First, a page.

The Revd Barnes led the AHDA campaign to ensure that there was a buffer zone of 300 yards from St Peter’s Church. He spoke forcefully at the Planning Committee , Ilford Council Chamber. When Councillors started to debate the issue and appeared to be prepared to agree to the excavations running almost up to Bridleway 93 and the northern hedge of the graveyard, the Vicarage and St Peter’s Close, there was pandemonium in the public gallery. Ron Jeffries, Revd Barnes and Vivien Bendall MP lead the booing and were physically ejected.
In the event, the battle for a 300 yard buffer from St Peter’s was won and Rev Barnes stepped down as Chair of AHDA.
When planning applications were submitted for later excavations – at Hainault Farm and Aldborough Hall Farm – AHDA pressed for stand-off buffer zones of 300 yards. While this was not successful, we did gain 150 meter stand-off buffer zones from houses in Billet Road and Applegarth Drive / Bawdsey Avenue.
A public exhibition was staged by London Borough of Redbridge (LBR) on 25th and 26th Feb 2000 at St Peter’s Church Halls regarding proposed sand and gravel extraction at Aldborough Hall Farm. The AHDA made a robust response to this in writing.
When the planning application was filed for Aldborough Hall Farm, the late Peter Rudge, then tenant farmer at Aldborough Hall Farm, invited Councillors to walk across his land to the rear of the Dick Turpin and Applegarth Drive to view the situation for themselves. The planning application indicated a buffer of 75 yards from the rear of houses – not even the rear of the gardens.
It was a wet and cold Sat morning in the depths of winter in 2000 when the land was almost waterlogged. Those who arrived first had a choice of wellington boots – late arrivals were up to their knees in mud with a few lost their shoes temporarily. We alerted residents, many of whom stood in their gardens and told the Councillors in no uncertain fashion what they thought of the proposals!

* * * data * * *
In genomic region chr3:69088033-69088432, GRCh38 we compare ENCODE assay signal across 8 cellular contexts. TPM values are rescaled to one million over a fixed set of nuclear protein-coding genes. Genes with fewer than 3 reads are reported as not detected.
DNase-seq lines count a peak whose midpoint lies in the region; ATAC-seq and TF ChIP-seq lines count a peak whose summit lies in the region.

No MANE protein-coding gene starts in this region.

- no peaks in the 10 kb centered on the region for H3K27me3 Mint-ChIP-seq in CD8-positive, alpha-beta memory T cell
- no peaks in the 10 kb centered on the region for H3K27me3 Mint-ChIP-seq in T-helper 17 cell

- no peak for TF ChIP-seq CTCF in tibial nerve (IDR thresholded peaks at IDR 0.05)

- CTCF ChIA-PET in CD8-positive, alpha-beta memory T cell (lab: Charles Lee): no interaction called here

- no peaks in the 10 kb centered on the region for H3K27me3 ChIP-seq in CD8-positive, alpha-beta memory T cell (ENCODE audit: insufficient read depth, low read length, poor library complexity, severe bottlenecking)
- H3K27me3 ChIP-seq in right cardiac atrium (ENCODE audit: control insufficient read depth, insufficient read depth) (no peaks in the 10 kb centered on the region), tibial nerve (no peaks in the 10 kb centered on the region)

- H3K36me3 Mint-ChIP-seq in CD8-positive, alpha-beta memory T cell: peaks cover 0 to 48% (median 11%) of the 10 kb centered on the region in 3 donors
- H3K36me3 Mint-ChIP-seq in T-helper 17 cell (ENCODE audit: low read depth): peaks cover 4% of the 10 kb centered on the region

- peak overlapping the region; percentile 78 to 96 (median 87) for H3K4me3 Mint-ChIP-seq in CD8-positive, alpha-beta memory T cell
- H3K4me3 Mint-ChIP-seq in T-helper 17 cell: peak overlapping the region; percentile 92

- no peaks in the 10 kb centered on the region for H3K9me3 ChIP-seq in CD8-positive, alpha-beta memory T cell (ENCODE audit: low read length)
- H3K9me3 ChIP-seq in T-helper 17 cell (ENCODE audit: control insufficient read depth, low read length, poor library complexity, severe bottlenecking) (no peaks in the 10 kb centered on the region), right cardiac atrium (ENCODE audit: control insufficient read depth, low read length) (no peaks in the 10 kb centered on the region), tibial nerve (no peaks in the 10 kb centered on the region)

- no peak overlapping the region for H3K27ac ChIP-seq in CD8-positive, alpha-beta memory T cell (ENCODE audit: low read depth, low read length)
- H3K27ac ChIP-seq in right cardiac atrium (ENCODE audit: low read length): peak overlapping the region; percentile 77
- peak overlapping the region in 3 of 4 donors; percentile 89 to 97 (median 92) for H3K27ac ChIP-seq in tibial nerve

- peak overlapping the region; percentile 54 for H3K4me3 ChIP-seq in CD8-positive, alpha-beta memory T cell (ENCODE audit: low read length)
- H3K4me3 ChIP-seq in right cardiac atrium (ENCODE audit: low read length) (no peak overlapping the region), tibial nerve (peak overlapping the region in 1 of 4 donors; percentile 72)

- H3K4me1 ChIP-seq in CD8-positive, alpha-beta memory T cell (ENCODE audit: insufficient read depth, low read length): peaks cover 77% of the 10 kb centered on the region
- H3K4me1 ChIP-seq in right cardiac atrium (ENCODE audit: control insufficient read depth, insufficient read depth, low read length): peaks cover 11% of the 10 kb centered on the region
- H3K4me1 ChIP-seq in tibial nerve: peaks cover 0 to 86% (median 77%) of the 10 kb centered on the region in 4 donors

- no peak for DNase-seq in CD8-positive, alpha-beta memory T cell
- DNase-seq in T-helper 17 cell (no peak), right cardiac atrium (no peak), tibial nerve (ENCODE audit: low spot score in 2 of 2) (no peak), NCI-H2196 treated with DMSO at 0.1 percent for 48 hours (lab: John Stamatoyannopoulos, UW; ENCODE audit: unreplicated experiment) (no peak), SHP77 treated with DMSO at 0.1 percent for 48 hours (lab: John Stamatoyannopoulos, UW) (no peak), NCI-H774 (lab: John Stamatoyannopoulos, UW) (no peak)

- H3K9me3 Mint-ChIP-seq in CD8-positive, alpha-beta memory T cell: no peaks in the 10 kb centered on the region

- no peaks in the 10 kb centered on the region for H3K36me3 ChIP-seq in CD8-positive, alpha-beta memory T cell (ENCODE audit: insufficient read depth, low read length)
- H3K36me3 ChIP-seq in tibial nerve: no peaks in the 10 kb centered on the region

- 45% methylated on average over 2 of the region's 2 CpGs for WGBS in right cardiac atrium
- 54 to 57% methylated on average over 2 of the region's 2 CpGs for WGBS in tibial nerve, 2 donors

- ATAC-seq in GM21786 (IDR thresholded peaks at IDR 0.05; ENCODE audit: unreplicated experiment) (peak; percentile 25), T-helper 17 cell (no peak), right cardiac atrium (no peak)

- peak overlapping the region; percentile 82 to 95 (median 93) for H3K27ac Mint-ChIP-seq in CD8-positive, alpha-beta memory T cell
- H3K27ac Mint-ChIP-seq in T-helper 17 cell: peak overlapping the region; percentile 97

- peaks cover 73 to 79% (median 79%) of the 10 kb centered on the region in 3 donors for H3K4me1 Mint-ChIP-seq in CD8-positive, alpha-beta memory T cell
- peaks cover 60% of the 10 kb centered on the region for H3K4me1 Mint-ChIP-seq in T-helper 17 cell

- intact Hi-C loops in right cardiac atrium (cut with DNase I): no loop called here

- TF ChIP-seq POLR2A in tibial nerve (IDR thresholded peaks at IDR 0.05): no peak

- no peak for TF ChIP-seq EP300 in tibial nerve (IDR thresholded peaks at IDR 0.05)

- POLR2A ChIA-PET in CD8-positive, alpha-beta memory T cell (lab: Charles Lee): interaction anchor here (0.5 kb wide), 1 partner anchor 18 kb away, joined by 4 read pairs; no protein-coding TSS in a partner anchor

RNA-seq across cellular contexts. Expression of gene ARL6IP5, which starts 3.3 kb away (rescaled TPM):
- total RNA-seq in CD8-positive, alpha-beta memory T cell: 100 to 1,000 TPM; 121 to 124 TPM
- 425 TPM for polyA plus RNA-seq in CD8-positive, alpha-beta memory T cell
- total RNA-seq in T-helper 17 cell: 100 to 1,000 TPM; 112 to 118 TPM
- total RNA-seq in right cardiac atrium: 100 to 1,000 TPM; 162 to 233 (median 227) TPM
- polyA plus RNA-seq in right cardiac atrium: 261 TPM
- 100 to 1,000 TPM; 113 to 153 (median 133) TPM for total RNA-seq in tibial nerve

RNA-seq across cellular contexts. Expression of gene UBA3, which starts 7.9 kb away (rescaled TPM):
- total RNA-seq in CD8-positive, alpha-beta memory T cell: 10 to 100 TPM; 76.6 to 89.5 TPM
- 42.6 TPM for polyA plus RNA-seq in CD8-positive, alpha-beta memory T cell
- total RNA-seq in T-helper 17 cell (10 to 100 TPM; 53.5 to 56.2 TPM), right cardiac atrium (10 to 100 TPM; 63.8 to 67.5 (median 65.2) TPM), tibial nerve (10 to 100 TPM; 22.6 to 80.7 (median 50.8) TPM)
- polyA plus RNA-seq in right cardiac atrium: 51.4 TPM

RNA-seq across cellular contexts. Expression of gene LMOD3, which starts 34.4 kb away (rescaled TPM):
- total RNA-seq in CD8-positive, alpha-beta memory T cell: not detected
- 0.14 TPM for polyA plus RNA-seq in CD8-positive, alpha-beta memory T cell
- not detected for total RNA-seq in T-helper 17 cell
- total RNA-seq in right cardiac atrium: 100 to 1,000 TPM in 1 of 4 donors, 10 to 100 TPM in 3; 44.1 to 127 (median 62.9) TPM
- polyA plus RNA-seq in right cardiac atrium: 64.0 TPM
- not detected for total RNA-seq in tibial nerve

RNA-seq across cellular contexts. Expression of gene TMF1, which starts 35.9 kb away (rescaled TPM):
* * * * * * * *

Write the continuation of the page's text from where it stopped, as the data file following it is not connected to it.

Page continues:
At the end of 18 moths of representation and negotiation, the Regulatory Committee of the London Borough of Redbridge agreed in July 2001 that the stand-off between the sand and gravel extraction at Aldborough Hall Farm and the rear of homes in Applegarth Drive and Bawdsey Avenue would be increased from the 75 meters to 150 meters. We won a 150 meter stand-off buffer with several Councillors backing us. The 150 meters from houses is now an established precedent for which AHDA will continue to fight.
The second area of Aldborough Hatch Farm for gravel extraction
In July 2011 Lafarge held an exhibition in a Marquee on Aldborough Hatch Farm. Some 150 residents attended the exhibition, a surprise to Lefarge who had said they expected a dozen or so. We believe this lead to some rethinking by Lafarge especially when at least two of the experts in attendance expressed serious doubtd about some aspects of the plan. They were independent consultants from outside companies employed by Lafarge, who were prepared to speak about their concerns. One consultant told Ron Jeffries that many of the gravestones that had toppled over had done so as a direct result of changed in the water table in the area due to sand and gravel extractions, whilst others had fallen due to natural settlement.
It was pointed out to Lafarge that St Peter’s was built without a damp course as we know it today. Since that time research has revealed that the Parochial Church Council minutes for 9 Dec 1969 include the following statement: “a report from Protim Knapen Gallway to Messers Stoneley & Co in regard to the rising dampness in the church, together with estimate, was received ..”
[Extracts from History and Briefing by Ron Jeffries 2013]